Editorial

Istanbul mystery: on Jamal Khashoggi disappearance

Where in the world is Jamal Khashoggi? The Saudi government must tell us

The disappearance of Saudi Arabian journalist Jamal Khashoggi has triggered a diplomatic storm. Countries including the U.S. and Turkey as well as international organisations like the UN have turned up the pressure on Riyadh to reveal the truth. The journalist, known for his columns in the Washington Post critical of Saudi Crown Prince Mohammed bin Salman, has not been seen since he entered the Saudi consulate in Istanbul on October 2. The Turkish authorities have released video footage of Mr. Khashoggi entering the consulate and said there is no footage of him leaving the building. Saudi Arabia maintains that the journalist, who visited the consulate for a divorce certificate, left safely, but has not offered any evidence for this. Mr. Khashoggi’s Turkish fiancée, who waited for him outside the consulate for hours, vows he never returned. There are already several theories doing the rounds on what might have happened to him. The most horrifying among them draws from reports quoting Turkish investigation officials that Mr. Khashoggi was killed inside the consulate and his body dismembered for disposal. On the same day that he entered the consulate, a 15-member team from Saudi Arabia had arrived in Turkey and was inside the consulate building. Turkish officials say they were military and intelligence officials, including a forensic expert, who carried out the assassination within two hours of Mr. Khashoggi’s arrival, and left immediately thereafter.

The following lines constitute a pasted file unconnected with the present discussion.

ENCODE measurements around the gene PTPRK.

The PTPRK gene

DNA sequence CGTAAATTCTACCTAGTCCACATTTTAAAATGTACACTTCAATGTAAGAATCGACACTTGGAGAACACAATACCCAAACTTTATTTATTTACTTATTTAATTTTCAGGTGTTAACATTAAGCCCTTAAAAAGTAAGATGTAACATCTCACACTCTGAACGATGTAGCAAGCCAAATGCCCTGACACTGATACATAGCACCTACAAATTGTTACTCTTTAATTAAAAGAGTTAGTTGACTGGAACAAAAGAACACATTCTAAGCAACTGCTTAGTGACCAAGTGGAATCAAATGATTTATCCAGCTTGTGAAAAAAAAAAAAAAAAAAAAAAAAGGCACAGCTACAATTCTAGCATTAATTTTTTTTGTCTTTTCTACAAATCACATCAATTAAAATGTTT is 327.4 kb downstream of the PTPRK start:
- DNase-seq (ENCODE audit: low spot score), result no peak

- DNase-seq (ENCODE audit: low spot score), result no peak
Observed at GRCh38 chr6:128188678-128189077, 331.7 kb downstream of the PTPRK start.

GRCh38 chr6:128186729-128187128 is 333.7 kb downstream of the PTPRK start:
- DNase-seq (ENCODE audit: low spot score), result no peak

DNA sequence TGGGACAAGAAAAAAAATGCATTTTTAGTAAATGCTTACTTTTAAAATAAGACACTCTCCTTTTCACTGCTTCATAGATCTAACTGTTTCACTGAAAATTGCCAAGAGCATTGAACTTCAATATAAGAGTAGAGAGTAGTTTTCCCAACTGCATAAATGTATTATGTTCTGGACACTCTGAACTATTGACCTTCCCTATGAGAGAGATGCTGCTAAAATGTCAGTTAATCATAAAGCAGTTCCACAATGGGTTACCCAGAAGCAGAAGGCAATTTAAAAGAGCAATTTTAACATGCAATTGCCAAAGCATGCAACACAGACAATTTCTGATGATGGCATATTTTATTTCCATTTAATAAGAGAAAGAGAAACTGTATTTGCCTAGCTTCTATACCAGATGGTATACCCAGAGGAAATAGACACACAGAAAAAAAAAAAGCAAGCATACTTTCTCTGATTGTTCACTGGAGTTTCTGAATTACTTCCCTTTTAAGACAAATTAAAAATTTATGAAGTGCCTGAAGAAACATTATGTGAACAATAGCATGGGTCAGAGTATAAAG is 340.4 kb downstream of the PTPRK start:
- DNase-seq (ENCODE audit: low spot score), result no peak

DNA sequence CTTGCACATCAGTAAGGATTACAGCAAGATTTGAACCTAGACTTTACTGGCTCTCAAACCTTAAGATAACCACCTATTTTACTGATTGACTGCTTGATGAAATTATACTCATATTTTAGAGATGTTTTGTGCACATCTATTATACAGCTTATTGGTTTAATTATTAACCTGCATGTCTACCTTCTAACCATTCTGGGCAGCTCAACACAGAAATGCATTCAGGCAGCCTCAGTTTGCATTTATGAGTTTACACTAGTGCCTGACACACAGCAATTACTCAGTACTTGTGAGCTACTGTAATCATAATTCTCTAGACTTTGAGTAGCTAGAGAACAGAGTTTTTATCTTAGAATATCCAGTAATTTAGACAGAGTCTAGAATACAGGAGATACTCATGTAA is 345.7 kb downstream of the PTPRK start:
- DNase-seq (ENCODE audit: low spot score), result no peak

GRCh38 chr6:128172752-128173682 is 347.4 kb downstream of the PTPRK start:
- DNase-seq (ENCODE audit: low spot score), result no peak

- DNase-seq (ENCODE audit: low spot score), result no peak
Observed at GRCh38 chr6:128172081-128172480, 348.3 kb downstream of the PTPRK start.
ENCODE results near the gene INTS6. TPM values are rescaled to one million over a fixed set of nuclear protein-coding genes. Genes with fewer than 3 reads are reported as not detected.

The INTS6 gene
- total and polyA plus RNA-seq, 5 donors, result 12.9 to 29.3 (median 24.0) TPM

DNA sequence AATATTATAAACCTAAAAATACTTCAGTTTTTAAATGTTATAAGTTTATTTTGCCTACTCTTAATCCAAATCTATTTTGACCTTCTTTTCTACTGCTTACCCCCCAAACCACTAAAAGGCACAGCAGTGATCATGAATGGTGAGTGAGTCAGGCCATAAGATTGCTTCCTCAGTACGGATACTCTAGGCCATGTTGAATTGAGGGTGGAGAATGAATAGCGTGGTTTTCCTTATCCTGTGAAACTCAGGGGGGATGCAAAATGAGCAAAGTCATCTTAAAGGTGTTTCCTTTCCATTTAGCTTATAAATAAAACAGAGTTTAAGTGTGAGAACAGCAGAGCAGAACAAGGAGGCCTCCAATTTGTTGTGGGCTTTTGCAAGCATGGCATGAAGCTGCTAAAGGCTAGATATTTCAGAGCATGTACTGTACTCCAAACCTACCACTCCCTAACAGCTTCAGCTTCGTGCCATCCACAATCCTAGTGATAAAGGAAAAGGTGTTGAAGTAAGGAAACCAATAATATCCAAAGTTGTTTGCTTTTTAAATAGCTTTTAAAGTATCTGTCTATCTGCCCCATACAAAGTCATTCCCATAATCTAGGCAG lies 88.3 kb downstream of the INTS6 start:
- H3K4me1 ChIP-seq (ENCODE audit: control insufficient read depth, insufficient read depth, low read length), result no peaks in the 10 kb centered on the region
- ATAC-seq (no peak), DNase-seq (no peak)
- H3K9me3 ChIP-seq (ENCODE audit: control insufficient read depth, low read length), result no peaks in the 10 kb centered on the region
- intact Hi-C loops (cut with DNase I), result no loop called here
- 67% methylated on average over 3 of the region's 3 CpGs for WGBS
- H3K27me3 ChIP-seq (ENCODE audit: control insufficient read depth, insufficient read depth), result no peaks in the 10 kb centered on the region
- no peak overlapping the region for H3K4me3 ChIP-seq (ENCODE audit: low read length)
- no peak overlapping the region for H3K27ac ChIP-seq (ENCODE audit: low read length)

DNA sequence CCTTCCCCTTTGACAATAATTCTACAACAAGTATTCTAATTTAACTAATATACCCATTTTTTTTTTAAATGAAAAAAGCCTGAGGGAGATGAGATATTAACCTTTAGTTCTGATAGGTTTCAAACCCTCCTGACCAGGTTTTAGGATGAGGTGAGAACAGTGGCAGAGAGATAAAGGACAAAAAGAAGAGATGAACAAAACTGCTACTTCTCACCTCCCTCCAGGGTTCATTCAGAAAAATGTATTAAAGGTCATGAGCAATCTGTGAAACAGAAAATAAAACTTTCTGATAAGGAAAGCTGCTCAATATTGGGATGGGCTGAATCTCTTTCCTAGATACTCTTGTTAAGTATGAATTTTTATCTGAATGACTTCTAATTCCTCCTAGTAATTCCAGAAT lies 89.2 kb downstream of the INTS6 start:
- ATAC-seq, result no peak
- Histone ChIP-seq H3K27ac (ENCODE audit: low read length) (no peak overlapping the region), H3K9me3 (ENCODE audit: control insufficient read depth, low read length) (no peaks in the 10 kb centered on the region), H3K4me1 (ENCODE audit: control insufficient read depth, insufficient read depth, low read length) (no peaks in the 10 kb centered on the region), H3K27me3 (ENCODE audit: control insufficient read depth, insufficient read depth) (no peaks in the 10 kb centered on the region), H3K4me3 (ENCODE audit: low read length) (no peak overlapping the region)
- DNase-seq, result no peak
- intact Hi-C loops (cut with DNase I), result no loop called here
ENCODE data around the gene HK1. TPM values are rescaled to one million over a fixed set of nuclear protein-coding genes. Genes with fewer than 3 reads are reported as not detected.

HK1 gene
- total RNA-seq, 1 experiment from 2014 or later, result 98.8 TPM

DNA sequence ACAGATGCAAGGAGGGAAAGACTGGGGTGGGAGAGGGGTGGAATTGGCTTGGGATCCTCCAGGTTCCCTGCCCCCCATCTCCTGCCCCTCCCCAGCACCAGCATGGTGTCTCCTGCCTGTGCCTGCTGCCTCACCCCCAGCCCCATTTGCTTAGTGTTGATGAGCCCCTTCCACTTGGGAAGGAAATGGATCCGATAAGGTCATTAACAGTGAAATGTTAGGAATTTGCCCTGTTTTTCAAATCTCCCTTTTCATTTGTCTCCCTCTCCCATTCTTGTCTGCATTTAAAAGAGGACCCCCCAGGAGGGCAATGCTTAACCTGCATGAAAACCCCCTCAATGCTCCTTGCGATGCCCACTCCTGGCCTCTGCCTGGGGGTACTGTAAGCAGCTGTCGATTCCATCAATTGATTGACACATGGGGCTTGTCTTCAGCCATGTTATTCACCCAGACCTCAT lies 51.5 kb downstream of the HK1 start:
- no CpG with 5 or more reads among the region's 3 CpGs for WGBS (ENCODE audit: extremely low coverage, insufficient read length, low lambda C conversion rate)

Saudi Arabia has so far rejected the reports of Mr. Khashoggi’s killing. But if he did leave the consulate, as Saudi officials claim, the burden of proof is on them to prove that he actually did so. They have not even been able to offer a credible explanation on what happened to him, except to repeatedly claim that he left the consulate safely. They took 13 days since Mr. Khashoggi’s disappearance to let Turkish officials finally search the consulate premises. Even U.S. President Donald Trump, a strong backer of the kingdom’s 33-year-old Crown Prince, warned of “severe punishment” if Riyadh was found to be responsible for the disappearance. The controversy is particularly damaging for MBS, as Mohammed bin Salman is widely known, who spent millions to project himself as a social and economic reformer who could lead Saudi Arabia into the 21st century. Chief executives of some of the potential big-ticket investors, including JP Morgan, Blackstone and BlackRock, have already pulled out of an investment conference due to be held in Riyadh next week, which MBS is expected to address. Any delay in letting the world know the truth about Mr. Khashoggi will only make matters worse for the kingdom, which is already known for its poor human rights record, including on MBS’s watch. The international community, including the U.S., a crucial ally of Saudi Arabia, has a moral responsibility to maintain the pressure on the kingdom till it reveals the truth.

Why you should pay for quality journalism - Click to know more

Recommended for you
This article is closed for comments.
Please Email the Editor

Printable version | Apr 2, 2020 12:32:40 PM | https://www.thehindu.com/opinion/editorial/istanbul-mystery/article25241752.ece

Next Story